Baylor University in Waco is searching for a new president.
Baylor regents fired current President John M. Lilley during a retreat at the Gaylord Texan in Grapevine today.
Board Chairman Howard K. Batson said that Lilley, Baylor's president since Jan. 1, 2006, had rejected plans for the board to replace him in the final portion of his five-year contract. So the board voted to immediately dismiss him.
"We all came hoping the transition plan would take place," Batson said in an 11 a.m. conference call. "The honest truth is, it wasn't any single, one thing.
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"He certainly had some successes," Batson said. "We did not see the Baylor family coming together. He's worked his last day."
The board will offer Lilley a buyout that is "fair and appropriate," Batson said.
Regent Harold Cunningham will be acting president until an interim president is named, the university said. Cunningham is ex-chairman of the board of regents and a former vice president for special projects and former vice president for finance and administration.
Lilley was Baylor's 13th president, according to the university's Web site. His administration was marked by controversy over replacing the trademarked interlocking BU logo on the football team's helmets and by faculty dissent over tenure decisions.
In April, the Waco Tribune-Herald reported that Lilley had rejected 12 of 30 candidates for tenure. Those decisions won't be revisited, Batson said, adding that there was no controversy over Lilley's stance on religious doctrine, an issue that often roils the Baptist school.
But Lilley bowed to pressure in May when he announced that the logo would remain on the helmets.
"There's no denying we had the tenure situation," Batson said. "We had a branding situation."
But former regent Gracie Hilton of Arlington said those weren't the real issues.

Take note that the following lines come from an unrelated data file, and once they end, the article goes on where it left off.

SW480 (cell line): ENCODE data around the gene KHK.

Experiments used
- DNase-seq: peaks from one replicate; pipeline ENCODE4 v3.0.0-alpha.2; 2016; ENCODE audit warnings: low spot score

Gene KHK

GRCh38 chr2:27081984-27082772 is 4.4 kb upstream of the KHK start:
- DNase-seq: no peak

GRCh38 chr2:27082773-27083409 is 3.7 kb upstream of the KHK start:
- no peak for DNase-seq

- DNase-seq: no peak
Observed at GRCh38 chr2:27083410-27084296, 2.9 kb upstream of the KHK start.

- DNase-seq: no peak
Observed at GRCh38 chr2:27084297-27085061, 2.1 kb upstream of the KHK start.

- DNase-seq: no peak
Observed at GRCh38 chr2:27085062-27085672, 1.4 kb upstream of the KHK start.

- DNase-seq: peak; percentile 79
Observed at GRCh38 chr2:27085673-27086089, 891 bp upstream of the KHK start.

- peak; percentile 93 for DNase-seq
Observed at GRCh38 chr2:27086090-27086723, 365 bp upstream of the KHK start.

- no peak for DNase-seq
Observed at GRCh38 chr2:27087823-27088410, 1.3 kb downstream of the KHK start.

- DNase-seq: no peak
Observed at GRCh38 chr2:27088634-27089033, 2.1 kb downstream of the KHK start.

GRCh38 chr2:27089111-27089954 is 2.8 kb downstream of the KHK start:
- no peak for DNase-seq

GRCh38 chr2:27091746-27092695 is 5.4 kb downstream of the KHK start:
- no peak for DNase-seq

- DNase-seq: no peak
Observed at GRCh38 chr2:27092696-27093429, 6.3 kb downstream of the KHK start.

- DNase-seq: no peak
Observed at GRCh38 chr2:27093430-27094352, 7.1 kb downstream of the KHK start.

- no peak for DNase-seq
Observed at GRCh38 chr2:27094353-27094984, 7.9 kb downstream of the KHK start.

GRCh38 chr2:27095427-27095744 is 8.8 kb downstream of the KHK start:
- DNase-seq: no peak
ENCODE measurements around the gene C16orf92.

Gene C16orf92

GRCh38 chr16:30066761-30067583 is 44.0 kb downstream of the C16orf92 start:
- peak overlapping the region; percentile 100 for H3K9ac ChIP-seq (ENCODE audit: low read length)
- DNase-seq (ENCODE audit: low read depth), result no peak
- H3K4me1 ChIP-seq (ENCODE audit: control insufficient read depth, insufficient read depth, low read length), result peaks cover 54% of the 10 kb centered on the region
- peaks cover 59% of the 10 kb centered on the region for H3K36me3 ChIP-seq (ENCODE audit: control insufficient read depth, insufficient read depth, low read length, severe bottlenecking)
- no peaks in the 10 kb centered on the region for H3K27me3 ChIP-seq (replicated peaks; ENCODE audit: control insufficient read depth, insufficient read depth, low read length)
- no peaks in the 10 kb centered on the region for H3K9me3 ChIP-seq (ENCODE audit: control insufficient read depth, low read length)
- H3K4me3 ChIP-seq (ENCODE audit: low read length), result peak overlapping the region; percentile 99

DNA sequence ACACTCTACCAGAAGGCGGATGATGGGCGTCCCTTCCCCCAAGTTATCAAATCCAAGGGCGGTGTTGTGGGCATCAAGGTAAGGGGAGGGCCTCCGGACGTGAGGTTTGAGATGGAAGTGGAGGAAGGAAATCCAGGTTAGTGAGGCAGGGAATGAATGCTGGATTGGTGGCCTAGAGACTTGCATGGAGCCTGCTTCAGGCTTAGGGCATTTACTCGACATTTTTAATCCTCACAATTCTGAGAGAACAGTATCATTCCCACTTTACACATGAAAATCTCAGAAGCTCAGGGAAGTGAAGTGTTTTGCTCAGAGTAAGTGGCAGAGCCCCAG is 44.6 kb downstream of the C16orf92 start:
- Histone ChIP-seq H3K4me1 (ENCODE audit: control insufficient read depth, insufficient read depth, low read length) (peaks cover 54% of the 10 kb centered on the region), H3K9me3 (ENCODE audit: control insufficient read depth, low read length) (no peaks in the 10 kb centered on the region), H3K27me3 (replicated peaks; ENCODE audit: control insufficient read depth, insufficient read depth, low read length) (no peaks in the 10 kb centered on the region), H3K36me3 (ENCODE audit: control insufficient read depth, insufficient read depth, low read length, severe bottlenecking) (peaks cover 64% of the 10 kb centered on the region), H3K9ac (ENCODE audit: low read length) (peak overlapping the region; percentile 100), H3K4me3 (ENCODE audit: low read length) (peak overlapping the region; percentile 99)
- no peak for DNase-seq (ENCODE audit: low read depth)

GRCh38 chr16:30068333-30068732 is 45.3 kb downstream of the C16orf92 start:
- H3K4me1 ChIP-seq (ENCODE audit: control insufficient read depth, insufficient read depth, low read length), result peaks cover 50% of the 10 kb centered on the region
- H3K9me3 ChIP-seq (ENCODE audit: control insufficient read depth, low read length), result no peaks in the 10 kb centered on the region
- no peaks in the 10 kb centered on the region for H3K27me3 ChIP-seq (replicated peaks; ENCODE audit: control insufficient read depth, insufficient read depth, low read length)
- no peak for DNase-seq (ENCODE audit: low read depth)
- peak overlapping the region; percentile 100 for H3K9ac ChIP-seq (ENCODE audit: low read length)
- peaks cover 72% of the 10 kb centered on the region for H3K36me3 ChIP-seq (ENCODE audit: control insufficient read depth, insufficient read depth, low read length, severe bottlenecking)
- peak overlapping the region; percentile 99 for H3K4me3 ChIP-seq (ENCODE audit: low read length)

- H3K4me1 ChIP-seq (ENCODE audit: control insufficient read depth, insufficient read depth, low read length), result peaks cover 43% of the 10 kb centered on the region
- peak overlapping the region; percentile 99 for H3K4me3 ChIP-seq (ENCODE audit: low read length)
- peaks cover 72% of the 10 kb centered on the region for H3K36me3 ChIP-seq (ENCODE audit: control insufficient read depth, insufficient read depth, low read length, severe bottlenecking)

"It's not about that," said Hilton, who was a regent from 1981 to 1990. "I think that's a great big old red herring. It's all about power."
Hilton said she was neutral about Lilley.
"One by one, we have lost the regents who put Baylor first," Hilton said. "I think the board looked at John Lilley as a Band Aid to get Baylor past some rough spots."
Among the rough spots: the black eye sustained when a Baylor basketball player was convicted of killing a teammate in 2003.
"Most of us knew that John Lilley would not last," Hilton said. "John Lilley would have been fired at the last meeting except that it was the day before graduation. It's like politics anywhere else."
Lilley decried his firing in comments posted on the Baptist Standard's Web site.
"We felt that we could help to heal the wounded hearts left in the wake of the conflict that preceded us," Lilley was quoted as saying. "Despite the board's unanimous vote, it became clear immediately that the Baylor Board of Regents reflected some of the deepest divisions in the Baylor family.
"I am proud of the work my colleagues and I have done to bring the Baylor family together and to help the university achieve the ambitious goals set forth in our mission and Vision 2012, documented in our annual report just presented to the regents.
"I deeply regret the action of the board, and I do not believe that it reflects the best interests of Baylor University."